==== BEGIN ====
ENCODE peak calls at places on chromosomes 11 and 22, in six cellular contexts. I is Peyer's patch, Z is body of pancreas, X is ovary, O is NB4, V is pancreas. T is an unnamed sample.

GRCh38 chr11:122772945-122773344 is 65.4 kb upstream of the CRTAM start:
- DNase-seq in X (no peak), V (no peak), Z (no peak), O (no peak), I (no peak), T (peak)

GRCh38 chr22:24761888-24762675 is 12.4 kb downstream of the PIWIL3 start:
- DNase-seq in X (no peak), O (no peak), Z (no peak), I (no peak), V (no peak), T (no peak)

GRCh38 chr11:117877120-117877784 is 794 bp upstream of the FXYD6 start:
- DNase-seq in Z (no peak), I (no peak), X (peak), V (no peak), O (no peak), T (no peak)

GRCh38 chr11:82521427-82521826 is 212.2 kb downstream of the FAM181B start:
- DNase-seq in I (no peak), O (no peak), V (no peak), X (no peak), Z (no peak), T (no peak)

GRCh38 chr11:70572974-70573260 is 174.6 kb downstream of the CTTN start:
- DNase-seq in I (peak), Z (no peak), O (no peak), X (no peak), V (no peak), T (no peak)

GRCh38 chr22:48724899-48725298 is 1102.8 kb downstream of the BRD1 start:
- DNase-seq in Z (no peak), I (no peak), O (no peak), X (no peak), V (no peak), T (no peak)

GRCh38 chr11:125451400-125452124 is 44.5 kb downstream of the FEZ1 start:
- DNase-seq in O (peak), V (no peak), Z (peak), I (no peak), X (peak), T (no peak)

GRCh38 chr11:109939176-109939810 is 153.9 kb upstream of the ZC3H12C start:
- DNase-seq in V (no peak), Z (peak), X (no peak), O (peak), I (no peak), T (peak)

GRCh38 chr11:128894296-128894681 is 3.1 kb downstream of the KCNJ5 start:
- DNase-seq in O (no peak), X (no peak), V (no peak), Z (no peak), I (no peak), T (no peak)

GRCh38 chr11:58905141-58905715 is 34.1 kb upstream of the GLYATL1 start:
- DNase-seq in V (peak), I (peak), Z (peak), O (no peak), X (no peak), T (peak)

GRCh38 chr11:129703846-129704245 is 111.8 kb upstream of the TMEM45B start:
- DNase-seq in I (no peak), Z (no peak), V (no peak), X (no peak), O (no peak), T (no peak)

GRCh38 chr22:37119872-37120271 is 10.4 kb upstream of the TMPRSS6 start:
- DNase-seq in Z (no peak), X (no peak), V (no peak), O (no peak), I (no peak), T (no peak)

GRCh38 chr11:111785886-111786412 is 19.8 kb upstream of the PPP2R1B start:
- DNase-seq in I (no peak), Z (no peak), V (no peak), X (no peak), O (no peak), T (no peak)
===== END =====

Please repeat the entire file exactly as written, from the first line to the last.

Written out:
ENCODE peak calls at places on chromosomes 11 and 22, in six cellular contexts. I is Peyer's patch, Z is body of pancreas, X is ovary, O is NB4, V is pancreas. T is an unnamed sample.

GRCh38 chr11:122772945-122773344 is 65.4 kb upstream of the CRTAM start:
- DNase-seq in X (no peak), V (no peak), Z (no peak), O (no peak), I (no peak), T (peak)

GRCh38 chr22:24761888-24762675 is 12.4 kb downstream of the PIWIL3 start:
- DNase-seq in X (no peak), O (no peak), Z (no peak), I (no peak), V (no peak), T (no peak)

GRCh38 chr11:117877120-117877784 is 794 bp upstream of the FXYD6 start:
- DNase-seq in Z (no peak), I (no peak), X (peak), V (no peak), O (no peak), T (no peak)

GRCh38 chr11:82521427-82521826 is 212.2 kb downstream of the FAM181B start:
- DNase-seq in I (no peak), O (no peak), V (no peak), X (no peak), Z (no peak), T (no peak)

GRCh38 chr11:70572974-70573260 is 174.6 kb downstream of the CTTN start:
- DNase-seq in I (peak), Z (no peak), O (no peak), X (no peak), V (no peak), T (no peak)

GRCh38 chr22:48724899-48725298 is 1102.8 kb downstream of the BRD1 start:
- DNase-seq in Z (no peak), I (no peak), O (no peak), X (no peak), V (no peak), T (no peak)

GRCh38 chr11:125451400-125452124 is 44.5 kb downstream of the FEZ1 start:
- DNase-seq in O (peak), V (no peak), Z (peak), I (no peak), X (peak), T (no peak)

GRCh38 chr11:109939176-109939810 is 153.9 kb upstream of the ZC3H12C start:
- DNase-seq in V (no peak), Z (peak), X (no peak), O (peak), I (no peak), T (peak)

GRCh38 chr11:128894296-128894681 is 3.1 kb downstream of the KCNJ5 start:
- DNase-seq in O (no peak), X (no peak), V (no peak), Z (no peak), I (no peak), T (no peak)

GRCh38 chr11:58905141-58905715 is 34.1 kb upstream of the GLYATL1 start:
- DNase-seq in V (peak), I (peak), Z (peak), O (no peak), X (no peak), T (peak)

GRCh38 chr11:129703846-129704245 is 111.8 kb upstream of the TMEM45B start:
- DNase-seq in I (no peak), Z (no peak), V (no peak), X (no peak), O (no peak), T (no peak)

GRCh38 chr22:37119872-37120271 is 10.4 kb upstream of the TMPRSS6 start:
- DNase-seq in Z (no peak), X (no peak), V (no peak), O (no peak), I (no peak), T (no peak)

GRCh38 chr11:111785886-111786412 is 19.8 kb upstream of the PPP2R1B start:
- DNase-seq in I (no peak), Z (no peak), V (no peak), X (no peak), O (no peak), T (no peak)